Catching a dream: SNC’s tenacious spacecraft selected for NASA’s CRS-2 contract
During a press conference held on Thursday, Jan. 14, 2016, at NASA’s Johnson Space Center in Houston, Texas, NASA announced the winners of the second phase of contracts for its Commercial Resupply Services (CRS) program. Those announced included names established under CRS, as well as one new one – Sierra Nevada Corporation’s Dream Chaser space plane.
The Commercial Resupply Services contract was designed to allow NASA to cede responsibility of delivering cargo and supplies to the International Space Station (ISS). NASA opted to add SNC’s space shuttle to the two, current providers under the initial phase of CRS.
Present at the conference were the following: Ellen Ochoa, the director of Johnson Space Center; Sam Scimemi, ISS Division director at NASA Headquarters in Washington; Kirk Shireman, ISS program manager at JSC; and Julie Robinson, ISS chief scientist at Johnson.
“Few would have imagined back in 2010 when President Barack Obama pledged that NASA would work ‘with a growing array of private companies competing to make getting to space easier and more affordable’, that less than six years later we’d be able to say commercial carriers have transported 35,000 pounds of space cargo (and counting!) to the International Space Station – or that we’d be so firmly on track to return launches of American astronauts to the ISS from American soil on American commercial carriers. But that is exactly what is happening,” said NASA Administrator Charles Bolden via an agency-issued release. “Today’s announcement is a big deal that will move the president’s vision further into the future.”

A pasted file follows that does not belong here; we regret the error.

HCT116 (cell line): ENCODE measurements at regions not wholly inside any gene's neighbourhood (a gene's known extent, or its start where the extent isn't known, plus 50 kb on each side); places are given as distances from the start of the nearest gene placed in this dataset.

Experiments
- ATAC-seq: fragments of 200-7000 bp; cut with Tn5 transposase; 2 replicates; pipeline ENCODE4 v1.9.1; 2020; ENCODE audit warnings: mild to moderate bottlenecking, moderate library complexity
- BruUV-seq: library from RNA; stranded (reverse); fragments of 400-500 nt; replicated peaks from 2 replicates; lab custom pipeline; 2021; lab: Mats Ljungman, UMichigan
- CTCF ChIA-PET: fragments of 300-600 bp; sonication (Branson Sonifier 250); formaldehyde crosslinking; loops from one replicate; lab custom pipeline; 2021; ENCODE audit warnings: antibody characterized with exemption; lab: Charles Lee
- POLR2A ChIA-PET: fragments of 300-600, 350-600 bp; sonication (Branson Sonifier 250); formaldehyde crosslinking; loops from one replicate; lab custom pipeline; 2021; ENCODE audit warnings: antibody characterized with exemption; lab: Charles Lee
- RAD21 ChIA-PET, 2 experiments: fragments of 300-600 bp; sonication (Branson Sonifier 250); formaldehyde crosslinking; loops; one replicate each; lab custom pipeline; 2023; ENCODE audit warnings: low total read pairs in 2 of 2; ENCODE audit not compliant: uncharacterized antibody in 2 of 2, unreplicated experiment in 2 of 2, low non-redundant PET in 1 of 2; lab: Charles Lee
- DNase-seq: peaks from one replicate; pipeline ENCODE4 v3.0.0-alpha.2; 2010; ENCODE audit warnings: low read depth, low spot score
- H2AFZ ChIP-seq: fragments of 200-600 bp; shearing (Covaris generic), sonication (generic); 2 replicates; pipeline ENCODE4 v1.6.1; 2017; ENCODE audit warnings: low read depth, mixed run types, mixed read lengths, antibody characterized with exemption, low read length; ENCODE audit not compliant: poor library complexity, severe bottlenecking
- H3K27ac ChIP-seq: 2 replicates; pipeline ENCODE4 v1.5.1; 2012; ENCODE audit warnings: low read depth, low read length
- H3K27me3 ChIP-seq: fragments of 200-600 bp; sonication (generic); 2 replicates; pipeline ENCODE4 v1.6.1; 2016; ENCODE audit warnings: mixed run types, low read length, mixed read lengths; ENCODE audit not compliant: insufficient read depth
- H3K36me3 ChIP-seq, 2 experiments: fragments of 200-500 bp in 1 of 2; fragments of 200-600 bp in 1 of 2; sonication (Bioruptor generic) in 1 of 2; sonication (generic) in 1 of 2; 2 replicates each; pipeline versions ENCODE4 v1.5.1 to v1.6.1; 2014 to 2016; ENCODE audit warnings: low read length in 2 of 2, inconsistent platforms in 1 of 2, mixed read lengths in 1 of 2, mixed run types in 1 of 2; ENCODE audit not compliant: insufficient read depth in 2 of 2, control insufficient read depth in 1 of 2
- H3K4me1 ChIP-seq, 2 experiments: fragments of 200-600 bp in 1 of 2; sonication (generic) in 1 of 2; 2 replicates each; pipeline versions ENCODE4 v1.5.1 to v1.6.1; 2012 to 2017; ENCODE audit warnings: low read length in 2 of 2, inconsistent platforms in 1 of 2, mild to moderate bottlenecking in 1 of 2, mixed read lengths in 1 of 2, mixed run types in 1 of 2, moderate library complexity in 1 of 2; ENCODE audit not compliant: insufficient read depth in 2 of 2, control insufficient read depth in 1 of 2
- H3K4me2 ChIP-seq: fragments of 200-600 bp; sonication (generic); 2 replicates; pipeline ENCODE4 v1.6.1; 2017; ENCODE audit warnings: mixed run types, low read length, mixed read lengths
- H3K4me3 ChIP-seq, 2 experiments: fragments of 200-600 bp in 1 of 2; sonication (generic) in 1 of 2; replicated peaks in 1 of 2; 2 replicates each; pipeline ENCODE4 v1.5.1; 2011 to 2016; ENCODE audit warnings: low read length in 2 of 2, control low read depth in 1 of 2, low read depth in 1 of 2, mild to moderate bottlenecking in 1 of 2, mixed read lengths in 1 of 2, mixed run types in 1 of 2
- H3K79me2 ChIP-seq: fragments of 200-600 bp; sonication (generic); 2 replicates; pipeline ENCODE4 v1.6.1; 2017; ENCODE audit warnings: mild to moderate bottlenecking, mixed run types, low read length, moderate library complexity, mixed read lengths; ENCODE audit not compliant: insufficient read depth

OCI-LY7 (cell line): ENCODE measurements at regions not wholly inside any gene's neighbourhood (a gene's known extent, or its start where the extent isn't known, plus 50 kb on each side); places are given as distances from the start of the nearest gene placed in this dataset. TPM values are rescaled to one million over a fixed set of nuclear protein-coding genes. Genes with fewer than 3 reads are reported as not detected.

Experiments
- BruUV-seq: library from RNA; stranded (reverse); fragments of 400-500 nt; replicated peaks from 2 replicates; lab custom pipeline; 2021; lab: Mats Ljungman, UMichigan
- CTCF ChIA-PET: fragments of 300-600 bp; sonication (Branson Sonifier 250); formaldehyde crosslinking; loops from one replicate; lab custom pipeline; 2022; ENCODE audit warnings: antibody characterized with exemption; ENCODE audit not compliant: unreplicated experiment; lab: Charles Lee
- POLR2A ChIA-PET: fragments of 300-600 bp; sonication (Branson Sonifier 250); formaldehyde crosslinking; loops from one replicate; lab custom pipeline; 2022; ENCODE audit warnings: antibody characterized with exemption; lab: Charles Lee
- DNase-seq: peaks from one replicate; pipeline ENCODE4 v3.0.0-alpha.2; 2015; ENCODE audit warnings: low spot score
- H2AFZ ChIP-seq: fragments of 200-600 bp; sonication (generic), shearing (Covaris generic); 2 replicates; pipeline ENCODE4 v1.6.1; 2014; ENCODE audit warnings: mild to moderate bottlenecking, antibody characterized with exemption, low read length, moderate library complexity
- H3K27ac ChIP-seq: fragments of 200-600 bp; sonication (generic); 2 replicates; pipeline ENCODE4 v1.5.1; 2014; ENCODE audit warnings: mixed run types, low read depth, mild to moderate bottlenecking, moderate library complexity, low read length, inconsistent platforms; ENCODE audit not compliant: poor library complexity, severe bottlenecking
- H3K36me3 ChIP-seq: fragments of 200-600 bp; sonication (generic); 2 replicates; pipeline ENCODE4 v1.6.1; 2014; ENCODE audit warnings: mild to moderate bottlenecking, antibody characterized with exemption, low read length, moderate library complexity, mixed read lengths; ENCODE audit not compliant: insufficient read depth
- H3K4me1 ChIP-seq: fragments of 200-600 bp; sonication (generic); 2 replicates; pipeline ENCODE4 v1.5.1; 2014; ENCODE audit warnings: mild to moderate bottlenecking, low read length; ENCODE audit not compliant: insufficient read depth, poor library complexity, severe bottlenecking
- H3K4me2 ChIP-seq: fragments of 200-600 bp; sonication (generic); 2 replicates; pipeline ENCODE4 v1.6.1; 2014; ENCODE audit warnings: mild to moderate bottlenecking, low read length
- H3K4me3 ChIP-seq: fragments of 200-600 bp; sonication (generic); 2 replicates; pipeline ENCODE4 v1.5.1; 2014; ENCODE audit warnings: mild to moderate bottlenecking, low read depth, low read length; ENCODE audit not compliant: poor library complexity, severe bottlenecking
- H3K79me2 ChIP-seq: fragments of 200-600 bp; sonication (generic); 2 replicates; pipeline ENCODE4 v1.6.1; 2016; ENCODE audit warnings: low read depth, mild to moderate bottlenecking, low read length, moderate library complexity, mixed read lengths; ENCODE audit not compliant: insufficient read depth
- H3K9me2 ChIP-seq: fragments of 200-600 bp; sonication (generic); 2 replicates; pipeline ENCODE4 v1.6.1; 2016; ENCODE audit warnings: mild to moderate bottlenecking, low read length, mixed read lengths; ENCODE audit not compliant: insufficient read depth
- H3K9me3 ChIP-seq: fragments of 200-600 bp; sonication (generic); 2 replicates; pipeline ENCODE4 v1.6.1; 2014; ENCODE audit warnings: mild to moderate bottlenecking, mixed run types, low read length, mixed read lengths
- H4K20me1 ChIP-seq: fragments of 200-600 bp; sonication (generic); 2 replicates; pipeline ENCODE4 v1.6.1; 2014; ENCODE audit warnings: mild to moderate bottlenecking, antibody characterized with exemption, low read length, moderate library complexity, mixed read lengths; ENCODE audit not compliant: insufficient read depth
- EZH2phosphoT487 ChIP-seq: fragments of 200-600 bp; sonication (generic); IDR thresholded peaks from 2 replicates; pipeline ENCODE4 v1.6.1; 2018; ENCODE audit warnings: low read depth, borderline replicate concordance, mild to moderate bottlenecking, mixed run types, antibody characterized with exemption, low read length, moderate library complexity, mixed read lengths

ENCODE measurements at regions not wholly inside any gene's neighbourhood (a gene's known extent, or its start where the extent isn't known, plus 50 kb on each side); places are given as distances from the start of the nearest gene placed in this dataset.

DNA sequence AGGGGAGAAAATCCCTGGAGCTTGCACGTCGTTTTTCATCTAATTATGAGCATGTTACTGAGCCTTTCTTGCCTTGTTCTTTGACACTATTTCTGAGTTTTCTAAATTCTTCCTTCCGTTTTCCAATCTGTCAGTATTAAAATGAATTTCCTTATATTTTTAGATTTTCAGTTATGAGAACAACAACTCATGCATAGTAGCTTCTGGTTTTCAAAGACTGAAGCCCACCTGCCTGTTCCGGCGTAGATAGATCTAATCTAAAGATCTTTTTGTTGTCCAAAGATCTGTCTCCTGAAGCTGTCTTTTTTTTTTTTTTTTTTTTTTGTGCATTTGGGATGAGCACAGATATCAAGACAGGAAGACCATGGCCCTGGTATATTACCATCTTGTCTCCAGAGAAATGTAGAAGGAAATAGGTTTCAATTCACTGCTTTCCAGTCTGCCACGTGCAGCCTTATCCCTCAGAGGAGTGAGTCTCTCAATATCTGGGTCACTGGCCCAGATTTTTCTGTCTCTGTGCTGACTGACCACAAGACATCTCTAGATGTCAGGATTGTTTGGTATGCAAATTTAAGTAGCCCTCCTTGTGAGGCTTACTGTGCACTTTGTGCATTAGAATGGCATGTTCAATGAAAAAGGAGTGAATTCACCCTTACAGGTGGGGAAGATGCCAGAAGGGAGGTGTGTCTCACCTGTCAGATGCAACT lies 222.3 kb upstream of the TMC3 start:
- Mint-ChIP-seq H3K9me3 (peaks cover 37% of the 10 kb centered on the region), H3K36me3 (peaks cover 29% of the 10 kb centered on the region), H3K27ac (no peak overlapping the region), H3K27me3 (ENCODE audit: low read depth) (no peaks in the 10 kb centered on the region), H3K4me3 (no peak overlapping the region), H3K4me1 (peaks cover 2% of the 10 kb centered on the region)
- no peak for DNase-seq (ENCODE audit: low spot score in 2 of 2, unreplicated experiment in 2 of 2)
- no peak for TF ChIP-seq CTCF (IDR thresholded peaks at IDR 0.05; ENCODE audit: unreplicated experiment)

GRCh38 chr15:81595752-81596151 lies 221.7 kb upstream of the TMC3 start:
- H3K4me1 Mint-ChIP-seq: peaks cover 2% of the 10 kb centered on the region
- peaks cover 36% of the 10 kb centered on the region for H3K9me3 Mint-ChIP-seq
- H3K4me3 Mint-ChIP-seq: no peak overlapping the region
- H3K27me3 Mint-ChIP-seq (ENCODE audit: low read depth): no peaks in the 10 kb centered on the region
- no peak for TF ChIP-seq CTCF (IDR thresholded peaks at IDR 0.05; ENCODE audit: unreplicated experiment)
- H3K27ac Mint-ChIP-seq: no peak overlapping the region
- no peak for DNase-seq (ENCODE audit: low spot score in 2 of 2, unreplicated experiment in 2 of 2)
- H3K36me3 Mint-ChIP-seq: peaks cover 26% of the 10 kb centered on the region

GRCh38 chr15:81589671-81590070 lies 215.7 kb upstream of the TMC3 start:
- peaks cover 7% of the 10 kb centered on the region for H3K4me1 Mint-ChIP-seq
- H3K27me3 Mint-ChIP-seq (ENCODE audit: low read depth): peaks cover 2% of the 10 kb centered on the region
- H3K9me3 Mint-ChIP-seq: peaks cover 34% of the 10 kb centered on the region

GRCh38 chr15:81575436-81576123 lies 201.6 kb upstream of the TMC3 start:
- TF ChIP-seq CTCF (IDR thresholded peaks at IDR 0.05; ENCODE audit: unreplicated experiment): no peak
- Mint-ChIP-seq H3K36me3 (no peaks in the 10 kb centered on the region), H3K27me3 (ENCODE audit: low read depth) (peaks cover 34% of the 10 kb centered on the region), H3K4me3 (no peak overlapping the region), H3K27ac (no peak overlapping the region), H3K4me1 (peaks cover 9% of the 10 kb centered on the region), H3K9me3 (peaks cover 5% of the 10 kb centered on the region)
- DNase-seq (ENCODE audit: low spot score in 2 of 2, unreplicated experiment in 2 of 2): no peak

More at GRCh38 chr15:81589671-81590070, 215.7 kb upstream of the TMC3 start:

Some of the many reasons that Dream Chaser captured this award are the fact that, due to its folding wing design, it’s able to be launched on at least two different launch vehicles (using a five-meter fairing). Moreover, according to SNC, the cargo version of Dream Chaser exceeds all of NASA’s cargo transportation requirements to the orbiting lab. The vehicle is capable of delivering both pressurized and unpressurized cargo to the ISS.
Perhaps even more notable than these benefits is the fact that SNC has stated Dream Chaser is capable of providing some of the periodic reboosts to the station’s orbit that are required from time-to-time. On top of that, unlike other U.S. commercial cargo vessels (and owning to its development as a crewed spacecraft), Dream Chaser can either be berthed or docked to the ISS.